Summary: We focus on the end results of plastic surgery quite a bit because that’s the fun part. But as with any results that are worth achieving, there is some work that goes into plastic surgery. And there’s some discomfort. So how painful is plastic surgery? Much will depend on your desired results, your procedure, and your health.
Wondering, How Painful is Plastic Surgery?
One of the most common questions about plastic surgery is also pretty reasonable, if you think about it. People are concerned about outcomes, of course—they want to look great and they want to feel wonderful about what they see in the mirror. But they also don’t want it to hurt too much. They want to know, how painful is plastic surgery?
In the eyes of the patient, the less pain there is the better. That’s understandable. In most cases, that’s also the goal of the surgeon. The more precise the incisions are, the less pain there will be (generally speaking). The less invasive the procedure is, the less pain there will be.
The answer to this question about how painful plastic surgery is becomes easy to answer generally: there will be some, but surgeons are working on making it be less.
Pain Varies By Procedure
To a large extent, it’s impossible to discuss the pain of “plastic surgery” broadly speaking. There’s simply too much variation between procedures. A tummy tuck is going to be more painful than a breast augmentation, for example. However, there are some procedures that are well known for being more painful than others.
- Tummy tuck: This is one of the most notoriously painful plastic surgery procedures available today, in large part because of the size of the incision. But the pain is also due to the fact that the abdominal muscles are strengthened during the procedure. However, surgeons have come up with a couple of ways to minimize that discomfort, including the installation of a pain pump (other options include an injection of a numbing agent). Even with this discomfort, most patients deem tummy tuck as being “worth it” due to the excellent results.
- Body Contouring: In general, body contouring procedures (and this covers a wide variety of procedure types) have a reputation for being higher on the discomfort bar. These procedures, such as a lower body lift, require several weeks off of work and are generally used when patients have lost a significant amount of weight. However, as with the case of tummy tuck procedures, most patients feel that the rewards far outweigh anything else.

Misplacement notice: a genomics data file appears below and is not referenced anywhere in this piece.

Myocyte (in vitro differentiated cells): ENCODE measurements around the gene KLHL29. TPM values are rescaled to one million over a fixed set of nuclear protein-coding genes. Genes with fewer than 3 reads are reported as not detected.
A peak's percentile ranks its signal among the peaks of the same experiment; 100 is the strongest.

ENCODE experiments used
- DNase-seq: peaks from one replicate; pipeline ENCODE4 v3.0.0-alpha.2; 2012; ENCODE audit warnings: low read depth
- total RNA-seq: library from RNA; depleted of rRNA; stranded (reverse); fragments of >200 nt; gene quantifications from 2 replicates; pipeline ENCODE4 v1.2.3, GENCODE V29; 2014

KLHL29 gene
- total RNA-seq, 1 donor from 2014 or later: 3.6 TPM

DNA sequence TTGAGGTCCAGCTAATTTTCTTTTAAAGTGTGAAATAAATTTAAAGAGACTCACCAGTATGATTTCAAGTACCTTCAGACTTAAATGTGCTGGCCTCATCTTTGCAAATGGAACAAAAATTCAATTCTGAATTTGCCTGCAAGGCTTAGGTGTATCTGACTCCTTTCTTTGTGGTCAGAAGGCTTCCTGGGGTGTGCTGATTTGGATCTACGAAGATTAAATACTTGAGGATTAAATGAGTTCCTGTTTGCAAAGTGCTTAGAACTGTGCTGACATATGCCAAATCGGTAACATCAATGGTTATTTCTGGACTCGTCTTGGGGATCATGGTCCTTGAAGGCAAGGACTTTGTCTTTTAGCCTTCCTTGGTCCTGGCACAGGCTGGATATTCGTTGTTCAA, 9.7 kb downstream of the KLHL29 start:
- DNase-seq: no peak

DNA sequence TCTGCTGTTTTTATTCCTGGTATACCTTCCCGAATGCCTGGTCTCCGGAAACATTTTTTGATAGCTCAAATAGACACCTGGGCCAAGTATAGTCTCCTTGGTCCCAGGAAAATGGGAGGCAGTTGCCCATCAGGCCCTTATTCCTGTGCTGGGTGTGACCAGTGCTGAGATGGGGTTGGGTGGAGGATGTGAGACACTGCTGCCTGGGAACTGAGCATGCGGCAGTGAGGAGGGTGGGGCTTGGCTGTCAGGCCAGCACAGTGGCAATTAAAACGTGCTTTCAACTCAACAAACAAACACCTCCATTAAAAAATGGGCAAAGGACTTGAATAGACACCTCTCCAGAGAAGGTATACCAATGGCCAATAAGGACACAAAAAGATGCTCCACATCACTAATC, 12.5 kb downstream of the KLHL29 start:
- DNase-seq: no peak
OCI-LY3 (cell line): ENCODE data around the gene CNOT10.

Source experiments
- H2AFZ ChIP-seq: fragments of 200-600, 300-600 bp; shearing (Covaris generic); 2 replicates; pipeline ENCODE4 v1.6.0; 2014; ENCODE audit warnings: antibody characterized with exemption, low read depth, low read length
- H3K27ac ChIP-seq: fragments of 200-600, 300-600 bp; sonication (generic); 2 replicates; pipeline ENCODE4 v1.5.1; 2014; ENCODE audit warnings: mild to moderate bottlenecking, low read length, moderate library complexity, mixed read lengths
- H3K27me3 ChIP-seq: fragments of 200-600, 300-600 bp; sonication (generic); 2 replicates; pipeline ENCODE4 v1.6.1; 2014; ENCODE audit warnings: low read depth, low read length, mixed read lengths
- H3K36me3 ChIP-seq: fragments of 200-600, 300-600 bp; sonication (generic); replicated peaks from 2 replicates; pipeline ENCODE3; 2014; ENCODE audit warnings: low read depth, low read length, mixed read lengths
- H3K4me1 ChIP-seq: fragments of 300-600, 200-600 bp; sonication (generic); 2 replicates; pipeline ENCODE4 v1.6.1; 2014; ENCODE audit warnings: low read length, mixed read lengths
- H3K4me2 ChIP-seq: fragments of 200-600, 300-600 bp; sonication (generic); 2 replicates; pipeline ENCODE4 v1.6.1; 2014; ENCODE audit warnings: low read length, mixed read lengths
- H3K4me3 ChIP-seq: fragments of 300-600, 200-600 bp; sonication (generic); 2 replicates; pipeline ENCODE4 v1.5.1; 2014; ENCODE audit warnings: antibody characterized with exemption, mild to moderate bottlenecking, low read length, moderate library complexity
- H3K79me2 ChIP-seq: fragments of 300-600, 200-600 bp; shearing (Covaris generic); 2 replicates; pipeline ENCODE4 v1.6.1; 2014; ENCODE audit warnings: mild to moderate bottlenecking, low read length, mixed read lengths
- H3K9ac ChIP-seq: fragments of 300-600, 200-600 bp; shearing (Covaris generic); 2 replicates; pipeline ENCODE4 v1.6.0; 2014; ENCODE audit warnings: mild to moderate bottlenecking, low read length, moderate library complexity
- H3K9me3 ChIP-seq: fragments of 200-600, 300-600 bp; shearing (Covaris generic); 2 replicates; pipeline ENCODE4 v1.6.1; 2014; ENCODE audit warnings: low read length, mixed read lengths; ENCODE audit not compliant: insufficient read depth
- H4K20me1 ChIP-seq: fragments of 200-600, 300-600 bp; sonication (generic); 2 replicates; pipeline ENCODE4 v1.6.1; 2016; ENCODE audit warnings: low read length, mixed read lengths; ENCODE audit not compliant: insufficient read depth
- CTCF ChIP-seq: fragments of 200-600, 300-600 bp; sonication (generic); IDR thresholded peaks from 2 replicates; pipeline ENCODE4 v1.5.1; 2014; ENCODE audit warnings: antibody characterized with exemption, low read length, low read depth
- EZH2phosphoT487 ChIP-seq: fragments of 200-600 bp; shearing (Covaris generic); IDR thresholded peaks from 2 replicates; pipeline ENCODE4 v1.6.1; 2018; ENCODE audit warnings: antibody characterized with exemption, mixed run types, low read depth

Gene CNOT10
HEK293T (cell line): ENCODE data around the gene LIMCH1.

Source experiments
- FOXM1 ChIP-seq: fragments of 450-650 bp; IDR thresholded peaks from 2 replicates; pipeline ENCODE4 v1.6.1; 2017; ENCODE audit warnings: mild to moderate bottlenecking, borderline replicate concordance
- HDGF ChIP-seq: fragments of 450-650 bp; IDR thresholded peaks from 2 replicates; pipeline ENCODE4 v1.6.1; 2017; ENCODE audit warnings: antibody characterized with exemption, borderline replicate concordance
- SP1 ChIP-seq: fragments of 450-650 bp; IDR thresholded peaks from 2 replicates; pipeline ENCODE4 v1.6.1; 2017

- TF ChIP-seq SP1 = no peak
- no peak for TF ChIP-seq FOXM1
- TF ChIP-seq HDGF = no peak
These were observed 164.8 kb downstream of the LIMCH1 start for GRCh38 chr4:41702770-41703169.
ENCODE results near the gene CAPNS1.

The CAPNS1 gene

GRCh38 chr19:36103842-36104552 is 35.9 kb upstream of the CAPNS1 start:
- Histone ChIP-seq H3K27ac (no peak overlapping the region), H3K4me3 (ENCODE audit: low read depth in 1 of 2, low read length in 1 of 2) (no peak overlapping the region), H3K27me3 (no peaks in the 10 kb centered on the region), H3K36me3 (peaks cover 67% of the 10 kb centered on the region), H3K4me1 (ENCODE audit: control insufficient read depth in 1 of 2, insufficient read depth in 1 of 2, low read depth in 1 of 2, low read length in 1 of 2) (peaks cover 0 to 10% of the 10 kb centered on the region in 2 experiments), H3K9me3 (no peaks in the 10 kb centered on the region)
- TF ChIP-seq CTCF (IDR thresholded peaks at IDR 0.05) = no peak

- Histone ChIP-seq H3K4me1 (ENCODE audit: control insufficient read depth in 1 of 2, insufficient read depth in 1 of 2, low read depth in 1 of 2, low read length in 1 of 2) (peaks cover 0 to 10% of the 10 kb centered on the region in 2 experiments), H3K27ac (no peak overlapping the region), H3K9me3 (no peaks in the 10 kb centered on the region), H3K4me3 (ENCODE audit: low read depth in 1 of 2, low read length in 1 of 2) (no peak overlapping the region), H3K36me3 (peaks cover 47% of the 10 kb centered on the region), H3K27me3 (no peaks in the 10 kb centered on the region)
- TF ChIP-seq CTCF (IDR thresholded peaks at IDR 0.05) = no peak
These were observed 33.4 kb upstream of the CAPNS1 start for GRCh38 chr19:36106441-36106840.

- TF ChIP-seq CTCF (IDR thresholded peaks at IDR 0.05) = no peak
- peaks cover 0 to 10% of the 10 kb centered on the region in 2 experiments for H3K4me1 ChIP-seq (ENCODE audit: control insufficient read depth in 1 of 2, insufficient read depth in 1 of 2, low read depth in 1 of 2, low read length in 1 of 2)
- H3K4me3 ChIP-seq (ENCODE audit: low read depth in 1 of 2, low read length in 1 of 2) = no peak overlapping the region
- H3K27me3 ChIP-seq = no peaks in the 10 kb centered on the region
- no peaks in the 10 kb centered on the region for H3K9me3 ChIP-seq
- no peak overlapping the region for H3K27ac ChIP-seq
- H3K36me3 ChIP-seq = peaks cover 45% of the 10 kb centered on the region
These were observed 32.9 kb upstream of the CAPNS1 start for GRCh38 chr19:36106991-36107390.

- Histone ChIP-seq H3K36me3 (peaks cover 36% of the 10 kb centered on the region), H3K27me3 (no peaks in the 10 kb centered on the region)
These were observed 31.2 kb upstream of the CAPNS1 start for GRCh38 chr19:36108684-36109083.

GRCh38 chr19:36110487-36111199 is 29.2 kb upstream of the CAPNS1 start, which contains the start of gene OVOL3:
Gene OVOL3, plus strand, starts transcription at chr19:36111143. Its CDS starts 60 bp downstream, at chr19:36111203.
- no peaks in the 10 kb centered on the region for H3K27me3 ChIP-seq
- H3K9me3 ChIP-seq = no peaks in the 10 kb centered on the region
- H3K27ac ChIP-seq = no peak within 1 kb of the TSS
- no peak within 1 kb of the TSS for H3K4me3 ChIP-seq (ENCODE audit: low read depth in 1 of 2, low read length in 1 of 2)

Procedures Light on the Discomfort
There are some procedures that are extraordinarily light on the discomfort, all things considered. One of those procedures is breast augmentation. In most cases, surgeons are able to complete breast augmentation procedures with only minimally invasive techniques.
So that’s why we put breast augmentation on our list of procedures that are light on discomfort. Now, this will depend on the individual patient and any complications that might arise. Likewise, minimally invasive procedures such as facelifts and rhinoplasty procedures have gotten even better at minimizing discomfort.
Minimizing Discomfort During Recovery
Because most of the discomfort felt due to plastic surgery is experienced during the recovery process, most surgeons will take great care to manage pain during this time. In some cases, discomfort can be managed with over the counter solutions (such as Tyleonol).
However, in other cases, more powerful drugs are required. It’s important to follow your surgeon’s recovery instructions to the letter. These instructions are usually developed not only to help you minimize discomfort, but also to help you maximize your possible results.
Difficult to Avoid Discomfort
In some ways, our goal to avoid discomfort is wrong-headed. Discomfort is a signal that things are changing. Learning something new, for example, is often quite uncomfortable. Having your beliefs challenged is uncomfortable. Running a marathon is uncomfortable. Heck, exercise is uncomfortable.
But that doesn’t mean that any of those things are unworthy pursuits. The discomfort that comes with plastic surgery is, in a way, unavoidable—whether you see a plastic surgeon in Houston or a in New York. Most surgeons will be up front about that.
But most patients end up considering the transformation worth the cost. In the end, only you can make that kind of decision for yourself. If you have questions about what will happen and how it will feel, you should consult with a highly qualified plastic surgeon who will be completely open and transparent about everything.
Because when that plastic surgeon is open and transparent, you can trust that surgeon when he says something like, “This won’t hurt a bit.”